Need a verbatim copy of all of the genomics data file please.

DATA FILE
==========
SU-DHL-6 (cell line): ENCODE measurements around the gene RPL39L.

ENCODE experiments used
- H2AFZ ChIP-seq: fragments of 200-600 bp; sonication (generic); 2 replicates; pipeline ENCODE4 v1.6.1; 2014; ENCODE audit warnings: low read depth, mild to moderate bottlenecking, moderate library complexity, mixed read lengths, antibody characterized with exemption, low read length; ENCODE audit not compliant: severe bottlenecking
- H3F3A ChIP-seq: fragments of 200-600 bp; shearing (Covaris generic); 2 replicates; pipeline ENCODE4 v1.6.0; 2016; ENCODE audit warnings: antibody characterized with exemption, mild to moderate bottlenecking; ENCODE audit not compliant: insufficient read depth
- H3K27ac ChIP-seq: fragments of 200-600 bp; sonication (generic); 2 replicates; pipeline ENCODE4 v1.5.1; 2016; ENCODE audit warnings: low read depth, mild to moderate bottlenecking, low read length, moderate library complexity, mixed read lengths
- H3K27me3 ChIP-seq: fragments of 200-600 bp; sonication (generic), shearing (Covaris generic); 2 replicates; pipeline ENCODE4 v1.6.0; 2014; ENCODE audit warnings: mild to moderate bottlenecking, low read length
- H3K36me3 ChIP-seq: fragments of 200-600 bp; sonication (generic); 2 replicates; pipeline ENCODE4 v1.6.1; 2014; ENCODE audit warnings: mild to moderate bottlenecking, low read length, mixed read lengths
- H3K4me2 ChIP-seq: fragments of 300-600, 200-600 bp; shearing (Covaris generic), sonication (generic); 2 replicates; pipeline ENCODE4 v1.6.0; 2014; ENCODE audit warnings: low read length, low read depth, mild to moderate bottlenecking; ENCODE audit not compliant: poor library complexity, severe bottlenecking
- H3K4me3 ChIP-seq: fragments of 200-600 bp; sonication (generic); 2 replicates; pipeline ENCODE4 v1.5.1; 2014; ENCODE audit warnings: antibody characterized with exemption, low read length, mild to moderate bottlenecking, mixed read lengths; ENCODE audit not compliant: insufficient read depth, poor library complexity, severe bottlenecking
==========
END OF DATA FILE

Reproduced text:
SU-DHL-6 (cell line): ENCODE measurements around the gene RPL39L.

ENCODE experiments used
- H2AFZ ChIP-seq: fragments of 200-600 bp; sonication (generic); 2 replicates; pipeline ENCODE4 v1.6.1; 2014; ENCODE audit warnings: low read depth, mild to moderate bottlenecking, moderate library complexity, mixed read lengths, antibody characterized with exemption, low read length; ENCODE audit not compliant: severe bottlenecking
- H3F3A ChIP-seq: fragments of 200-600 bp; shearing (Covaris generic); 2 replicates; pipeline ENCODE4 v1.6.0; 2016; ENCODE audit warnings: antibody characterized with exemption, mild to moderate bottlenecking; ENCODE audit not compliant: insufficient read depth
- H3K27ac ChIP-seq: fragments of 200-600 bp; sonication (generic); 2 replicates; pipeline ENCODE4 v1.5.1; 2016; ENCODE audit warnings: low read depth, mild to moderate bottlenecking, low read length, moderate library complexity, mixed read lengths
- H3K27me3 ChIP-seq: fragments of 200-600 bp; sonication (generic), shearing (Covaris generic); 2 replicates; pipeline ENCODE4 v1.6.0; 2014; ENCODE audit warnings: mild to moderate bottlenecking, low read length
- H3K36me3 ChIP-seq: fragments of 200-600 bp; sonication (generic); 2 replicates; pipeline ENCODE4 v1.6.1; 2014; ENCODE audit warnings: mild to moderate bottlenecking, low read length, mixed read lengths
- H3K4me2 ChIP-seq: fragments of 300-600, 200-600 bp; shearing (Covaris generic), sonication (generic); 2 replicates; pipeline ENCODE4 v1.6.0; 2014; ENCODE audit warnings: low read length, low read depth, mild to moderate bottlenecking; ENCODE audit not compliant: poor library complexity, severe bottlenecking
- H3K4me3 ChIP-seq: fragments of 200-600 bp; sonication (generic); 2 replicates; pipeline ENCODE4 v1.5.1; 2014; ENCODE audit warnings: antibody characterized with exemption, low read length, mild to moderate bottlenecking, mixed read lengths; ENCODE audit not compliant: insufficient read depth, poor library complexity, severe bottlenecking